Although the last days of the Pope began when he was rushed to hospital in February, in reality the Papal Twilight began several years ago. When the Pope was well, he was capable of making strong decisions and he didn't care who he upset. A case in point concerns the diocese of Christchurch.
When Bishop Hanrahan died in 1987, my parish priest Father John Cunneen was widely favoured as his successor as he was very popular among the local priests. The Pope however had concerns about the liberalism of the diocese (he was right about the liberalism whether his actions were justified is another question). He rejected the appointment of Cunneen and instead appointed one Monsignor Basil Meeking as Bishop instead. What the link to Meeking's bio tactfully doesn't tell you is that through much of his clerical career, he was working in the Vatican. In particular, he had been working in the Congregation for the Doctrine of Faith, the successor to the Inquisition. The Pope didn't so much as ruffle the local feathers, rather he plucked and incinerated them. That was how he ran the Church at the peak of his powers.
The sequel to this anecdote is that a few years later Father Cunneen was first appointed as co-bishop to assist Bishop Meeking and then appointed his successor when Meeking had to retire early (which was unusual in and of itself).
In recent years, the Pope was no longer capable of acting so decisively or even firmly. Matters were kept waiting for a resolution that hardly ever came. Two years ago, matters had so that Cardinal Ratzinger was commenting obliquely that the Pope should get a move on (and within twenty-four hours, he was wishing he hadn't). Hence it's my belief that even if the next Pope was an arch-conservative, he will still seem like an active modernizing Pope compared to John Paul II's last years.
What of the next pope? He'll probably be called John Paul III considering the illustriousness of his predecessor and the probability that he will continue the same uncompromising conservative path. The chief reason for this is that of all the Cardinals that voted in the Conclave that elected John Paul II, only three will be involved in voting for his successor.
The papers generally list several important issues which the next pope will have to confront. To be perfectly honest, most of the issues they raise aren't really all that great. What follows are some of the more credible issues cited in today's Sunday Star-Times:
Birth Control: While many people might have fond hopes that the next Pope will relax prohibitions against Birth Control measures, I have my doubts that this will ever happen. For starters, a modus vivendi has been reached about the issue. Conservative catholics will obey the pope while liberal catholics will continue to defy the pope and, if pious enough, inform their confessor. There is little incentive for the pope to change policy here.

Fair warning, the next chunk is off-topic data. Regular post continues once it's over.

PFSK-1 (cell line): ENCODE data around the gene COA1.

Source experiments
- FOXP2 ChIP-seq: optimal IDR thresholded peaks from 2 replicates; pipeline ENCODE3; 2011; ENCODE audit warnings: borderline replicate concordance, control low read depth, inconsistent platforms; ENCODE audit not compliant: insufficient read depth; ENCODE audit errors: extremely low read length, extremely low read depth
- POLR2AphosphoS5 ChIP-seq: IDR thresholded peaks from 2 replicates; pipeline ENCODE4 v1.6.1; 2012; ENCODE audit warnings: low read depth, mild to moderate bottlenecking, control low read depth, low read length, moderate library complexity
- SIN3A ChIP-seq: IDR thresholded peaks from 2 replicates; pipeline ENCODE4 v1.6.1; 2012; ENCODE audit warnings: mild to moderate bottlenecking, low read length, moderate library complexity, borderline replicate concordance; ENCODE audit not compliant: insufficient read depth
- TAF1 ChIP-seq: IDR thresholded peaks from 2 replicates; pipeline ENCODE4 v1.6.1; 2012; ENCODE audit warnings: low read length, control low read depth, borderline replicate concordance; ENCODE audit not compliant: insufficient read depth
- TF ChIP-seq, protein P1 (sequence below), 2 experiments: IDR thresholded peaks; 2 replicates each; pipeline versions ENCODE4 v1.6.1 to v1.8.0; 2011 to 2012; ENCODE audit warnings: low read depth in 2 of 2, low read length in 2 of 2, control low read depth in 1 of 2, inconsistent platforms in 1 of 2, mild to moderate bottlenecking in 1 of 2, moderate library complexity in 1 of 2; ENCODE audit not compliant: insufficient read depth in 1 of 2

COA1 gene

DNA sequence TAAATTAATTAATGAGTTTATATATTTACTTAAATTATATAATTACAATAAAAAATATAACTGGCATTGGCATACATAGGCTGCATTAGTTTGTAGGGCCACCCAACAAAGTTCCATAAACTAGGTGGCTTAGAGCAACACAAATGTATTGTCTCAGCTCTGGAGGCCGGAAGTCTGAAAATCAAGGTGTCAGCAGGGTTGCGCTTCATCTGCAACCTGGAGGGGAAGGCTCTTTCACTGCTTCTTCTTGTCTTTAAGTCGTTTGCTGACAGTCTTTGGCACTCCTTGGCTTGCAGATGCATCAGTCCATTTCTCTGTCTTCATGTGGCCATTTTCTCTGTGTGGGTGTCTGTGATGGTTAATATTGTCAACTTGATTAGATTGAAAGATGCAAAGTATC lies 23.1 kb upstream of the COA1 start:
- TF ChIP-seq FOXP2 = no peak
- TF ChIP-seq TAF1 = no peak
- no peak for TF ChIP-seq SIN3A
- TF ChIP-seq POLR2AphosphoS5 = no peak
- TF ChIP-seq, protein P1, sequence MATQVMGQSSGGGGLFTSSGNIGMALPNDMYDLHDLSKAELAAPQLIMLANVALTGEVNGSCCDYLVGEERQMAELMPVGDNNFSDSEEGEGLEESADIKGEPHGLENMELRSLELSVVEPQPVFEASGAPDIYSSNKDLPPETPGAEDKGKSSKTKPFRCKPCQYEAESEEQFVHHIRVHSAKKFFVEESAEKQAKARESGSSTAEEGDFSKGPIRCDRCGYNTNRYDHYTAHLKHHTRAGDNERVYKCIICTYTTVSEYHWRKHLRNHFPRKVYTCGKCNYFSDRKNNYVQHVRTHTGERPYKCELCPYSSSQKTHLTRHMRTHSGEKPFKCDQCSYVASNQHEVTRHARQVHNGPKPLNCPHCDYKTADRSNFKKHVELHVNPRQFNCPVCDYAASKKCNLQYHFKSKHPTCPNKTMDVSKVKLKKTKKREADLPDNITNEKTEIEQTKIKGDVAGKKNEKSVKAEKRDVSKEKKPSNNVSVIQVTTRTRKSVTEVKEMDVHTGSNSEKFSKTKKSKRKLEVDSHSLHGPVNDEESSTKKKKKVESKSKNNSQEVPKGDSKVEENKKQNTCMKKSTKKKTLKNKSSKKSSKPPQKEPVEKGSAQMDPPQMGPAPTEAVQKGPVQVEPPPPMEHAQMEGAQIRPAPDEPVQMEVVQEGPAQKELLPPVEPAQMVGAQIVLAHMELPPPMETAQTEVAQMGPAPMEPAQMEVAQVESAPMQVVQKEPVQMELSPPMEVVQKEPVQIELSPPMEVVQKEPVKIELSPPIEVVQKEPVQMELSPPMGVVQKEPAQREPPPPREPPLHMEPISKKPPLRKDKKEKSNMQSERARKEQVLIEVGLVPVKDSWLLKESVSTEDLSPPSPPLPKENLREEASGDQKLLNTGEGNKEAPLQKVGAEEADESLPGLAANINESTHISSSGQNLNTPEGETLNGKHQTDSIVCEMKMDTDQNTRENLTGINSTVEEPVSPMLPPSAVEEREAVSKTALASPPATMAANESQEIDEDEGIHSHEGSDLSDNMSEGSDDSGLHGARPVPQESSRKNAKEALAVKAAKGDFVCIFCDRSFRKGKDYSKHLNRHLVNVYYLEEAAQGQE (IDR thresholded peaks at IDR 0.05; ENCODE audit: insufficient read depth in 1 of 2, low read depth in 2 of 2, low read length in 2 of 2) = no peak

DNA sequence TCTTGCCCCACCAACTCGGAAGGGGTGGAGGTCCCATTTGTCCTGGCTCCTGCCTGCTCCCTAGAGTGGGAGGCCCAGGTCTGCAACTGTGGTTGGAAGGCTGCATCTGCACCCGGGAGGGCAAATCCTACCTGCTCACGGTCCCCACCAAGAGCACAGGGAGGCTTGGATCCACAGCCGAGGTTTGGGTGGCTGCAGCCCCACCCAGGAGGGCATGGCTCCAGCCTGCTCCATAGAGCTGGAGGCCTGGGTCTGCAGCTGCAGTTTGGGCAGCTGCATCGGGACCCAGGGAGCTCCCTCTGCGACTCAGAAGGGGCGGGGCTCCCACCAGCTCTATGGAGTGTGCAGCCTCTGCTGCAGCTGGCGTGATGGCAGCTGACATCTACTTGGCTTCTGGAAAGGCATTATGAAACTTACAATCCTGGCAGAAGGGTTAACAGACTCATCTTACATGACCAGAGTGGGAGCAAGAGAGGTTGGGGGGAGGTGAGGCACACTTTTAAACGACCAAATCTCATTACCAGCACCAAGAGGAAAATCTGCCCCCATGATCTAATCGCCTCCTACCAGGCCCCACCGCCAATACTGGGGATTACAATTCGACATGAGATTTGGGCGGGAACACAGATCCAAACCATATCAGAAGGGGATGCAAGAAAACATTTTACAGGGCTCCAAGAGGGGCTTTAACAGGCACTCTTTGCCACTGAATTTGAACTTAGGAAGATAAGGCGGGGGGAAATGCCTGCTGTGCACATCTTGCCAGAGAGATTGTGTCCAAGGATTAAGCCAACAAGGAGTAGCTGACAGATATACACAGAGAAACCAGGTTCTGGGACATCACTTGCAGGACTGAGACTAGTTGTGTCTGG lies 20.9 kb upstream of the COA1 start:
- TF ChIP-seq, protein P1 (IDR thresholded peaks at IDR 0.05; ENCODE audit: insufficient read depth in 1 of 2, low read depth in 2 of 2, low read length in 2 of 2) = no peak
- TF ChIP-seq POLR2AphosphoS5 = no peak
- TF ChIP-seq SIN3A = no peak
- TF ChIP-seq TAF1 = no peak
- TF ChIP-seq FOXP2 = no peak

Some people raise the related issue of using condoms to prevent AIDS in Africa. For starters, the major problem here is not the Church but many African Governments and Leaders (e.g. Thabo Mbeki) having heads in the sand. Since the main vector of HIV there is prostitution and casual sex, the people spreading it are hardly likely to be faithful adherents of the papal line on contraception.
Abortion, [fetal] stem cell research and cloning: Why is there even a need for the Pope to compromise? The Vatican is not in the business of funding of medical research.
Married priests, women priests and gay priests: The decline in the number of priests is perhaps the biggest issue confronting the next pontiff. Part of the problem is that the major sources of priesthood are under pressure - the historically poor catholic communities such as the Irish (both Republic and American), the Quebecois and so forth are becoming more sophisticated. Hence the number of males contemplating a life without sex has decreased while large segments of the priesthood contemplate having a wife and kids. For what it's worth, a former priest appears in a TV advertisment for viagra here.
The easiest solution would be to relax the rule against priestly marriage. This isn't a doctrinal rule but was introduced to combat clerical corruption back in medieval times. Since there are now more sophisticated methods of calmping down on corrupt clerics (accountants, audits, etc), there is no necessity for having every catholic priest celibate. Even a modest relaxation would not only make priesthood more attractive but also entice back many ex-priests.
I doubt that the next pope would allow female priests and I would be surprised if he allowed female deacons for which there is historical evidence for in the early church. As for gay priests, what's to change? The Catholic Church has had gay priests for several centuries now without any problems.
Lastly on a lighter note, I must admit to being amused by the origin of the rituals surrounding the death of the Pope. Breaking the Ring of the Fisherman, smashing the Papal Seal, sealing the Pope's apartment and the heads of all Vatican departments save a few to resign their offices. All these have their origin in anti-corruption measures to prevent enterprising officials from forging documents in the emotional tumult of the Pope's death. The Vatican must have been a fun place to work in when these measures were first introduced!